About HomeBridge Financial Services
HomeBridge Financial Services is an online and brick-and-mortar mortgage lender who offers loans for a variety of different homeowners.
Their mortgage and loan offerings are more extensive than the typical online lender, which makes HomeBridge unique.
According to HomeBridge’s “manifesto”, a statement of what they’re all about, the company says “we don’t just process transactions or close deals, we help families achieve their dream of homeownership.”
In a world where banks don’t have a great reputation for being customer-focused, HomeBridge’s message of integrity and dream-achieving is a breath of fresh air.
HomeBridge started back in 1989 under the name Real Estate Mortgage Network, but changed their name in 2014 to reflect their focus on mortgages and other home-related loans.
Their CEO is Peter Norden, a Farleigh Dickinson University grad with an extensive background in financial services.
HomeBridge presents itself as a customer-focused company who values integrity, but is this just a marketing tactic?
It’s hard to answer that question without digging into what the company offers, what their application process is like and what other people are saying about them.
We’re going to spend the next few minutes reviewing each of those areas, and then conclude our review with a few general observations.
What HomeBridge Offers to Homebuyers
HomeBridge’s loans can be split up into two different categories: mainstream and niche.
You’ll find plenty of familiar mortgages offered by HomeBridge:
- FHA loan: Backed by the Federal Housing Administration
- VA loan: Backed by the Department of Veteran Affairs
- Fixed/Adjustable rate loan: Interest is either fixed or changes every year
- USDA loan: For homes outside designated urban areas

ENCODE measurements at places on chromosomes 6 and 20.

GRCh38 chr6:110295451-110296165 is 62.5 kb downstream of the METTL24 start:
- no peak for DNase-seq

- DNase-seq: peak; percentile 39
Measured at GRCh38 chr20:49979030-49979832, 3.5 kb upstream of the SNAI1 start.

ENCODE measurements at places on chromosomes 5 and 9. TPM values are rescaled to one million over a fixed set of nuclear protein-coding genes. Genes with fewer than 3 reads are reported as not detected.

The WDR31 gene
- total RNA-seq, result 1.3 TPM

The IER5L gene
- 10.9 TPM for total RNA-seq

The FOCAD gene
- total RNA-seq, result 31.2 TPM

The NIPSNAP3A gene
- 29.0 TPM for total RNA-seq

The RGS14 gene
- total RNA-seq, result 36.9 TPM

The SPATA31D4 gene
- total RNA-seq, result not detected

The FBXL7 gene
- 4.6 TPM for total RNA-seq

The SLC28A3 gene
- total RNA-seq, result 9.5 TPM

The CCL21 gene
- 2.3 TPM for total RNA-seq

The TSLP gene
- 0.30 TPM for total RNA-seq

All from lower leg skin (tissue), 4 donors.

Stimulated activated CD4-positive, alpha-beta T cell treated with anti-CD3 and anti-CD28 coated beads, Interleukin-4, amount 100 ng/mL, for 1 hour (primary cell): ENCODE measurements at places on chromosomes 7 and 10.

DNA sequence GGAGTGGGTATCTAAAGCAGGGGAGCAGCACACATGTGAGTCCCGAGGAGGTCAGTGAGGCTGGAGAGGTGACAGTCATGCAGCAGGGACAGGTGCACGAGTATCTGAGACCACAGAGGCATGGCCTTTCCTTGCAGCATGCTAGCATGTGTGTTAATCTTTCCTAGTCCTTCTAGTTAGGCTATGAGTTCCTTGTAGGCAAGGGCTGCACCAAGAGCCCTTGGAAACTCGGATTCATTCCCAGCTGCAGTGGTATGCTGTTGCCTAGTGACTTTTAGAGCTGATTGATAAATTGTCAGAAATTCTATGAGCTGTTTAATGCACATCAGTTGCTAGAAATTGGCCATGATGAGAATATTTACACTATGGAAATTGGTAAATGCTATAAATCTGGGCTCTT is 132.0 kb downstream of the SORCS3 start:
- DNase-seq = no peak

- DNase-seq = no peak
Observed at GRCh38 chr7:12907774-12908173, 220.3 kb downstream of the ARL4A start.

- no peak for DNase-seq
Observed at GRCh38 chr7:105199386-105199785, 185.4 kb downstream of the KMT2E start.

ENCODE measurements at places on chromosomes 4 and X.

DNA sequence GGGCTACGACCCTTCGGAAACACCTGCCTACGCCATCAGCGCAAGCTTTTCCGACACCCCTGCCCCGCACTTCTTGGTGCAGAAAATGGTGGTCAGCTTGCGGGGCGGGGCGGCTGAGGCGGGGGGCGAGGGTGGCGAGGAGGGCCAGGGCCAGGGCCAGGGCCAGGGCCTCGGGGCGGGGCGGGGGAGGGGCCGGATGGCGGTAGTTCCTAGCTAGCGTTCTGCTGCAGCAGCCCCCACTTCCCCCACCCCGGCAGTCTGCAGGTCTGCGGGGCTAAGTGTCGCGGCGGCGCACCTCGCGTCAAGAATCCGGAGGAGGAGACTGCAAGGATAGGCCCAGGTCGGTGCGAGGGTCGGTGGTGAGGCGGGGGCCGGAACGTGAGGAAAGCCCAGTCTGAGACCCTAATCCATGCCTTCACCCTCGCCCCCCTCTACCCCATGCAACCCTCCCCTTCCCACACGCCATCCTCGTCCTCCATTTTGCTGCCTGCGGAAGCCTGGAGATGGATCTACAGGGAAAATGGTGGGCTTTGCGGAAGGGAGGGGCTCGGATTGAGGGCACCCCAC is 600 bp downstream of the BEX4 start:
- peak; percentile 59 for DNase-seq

- Jumbo and Super Jumbo: For homes costing $417,000 and above
- Second Home/Investment: To purchase another home to use or flip
Each one of these loans has their own set of nuances and fees. Knowing the difference between these loans can help you, at the very least, get an idea of the basics of a mortgage: insurance, fees, interest rate, APR and down payments.
Most mortgage conversations you have with friends or with a real estate agent will include at least three or four of the mortgages we mentioned above.
HomeBridge’s loans go far beyond the usual ones, though. Their website has 10 of these loans:
- FHA 203(k): Up to $35K for a home remodel
- FHA 203(h): For victims of natural disasters
- VA 95% cash-out: Refinance a VA loan and cash out equity.
- FNMA HomeStyle: Renovation loan from lender Fannie Mae
- HomeBridge Home Fixer: Renovation loan from HomeBridge
- Construction-to-permanent: Loan for building a home
- Energy-efficient mortgage: For energy-efficient upgrades to your home.
- Interest-only: Pay only interest for the first 5 to 7 years
- Mixed-use or commercial: For business properties
- Low/moderate Programs: Designed for homebuyers with low/moderate income.
- FHLMC Open Access: Refinancing from Freddie Mac
As you can see, HomeBridge offers a wide variety of loans to either buy a house or update your existing home.
Pro tip: HomeBridge also offers short-sale assistance. If you need to sell your home for less that what’s left on your mortgage, they can help.
The HomeBridge Application Process
Because HomeBridge has more than 70 brick-and-mortar locations across the country, you can choose to apply in-store or online.
The mortgage application is in-depth and covers your basic personal information, information about the loan you want, employment/income numbers, assets/liabilities, and a series of consent and declaration statements about your information.
Once you fill out your application, you’ll be “pre-approved”, which means HomeBridge has used your information and credit history/scores to calculate a loan amount, APR and fee structure.
Make note of these fees and interest rates, and don’t be afraid to ask your loan originator what certain charges are and why they’re there.
The purpose of a pre-approval is to let you know how much you can spend on a house or renovation, but it’s not ironclad, so keep that in mind. Once you’re pre-approved, you’ll start your house search.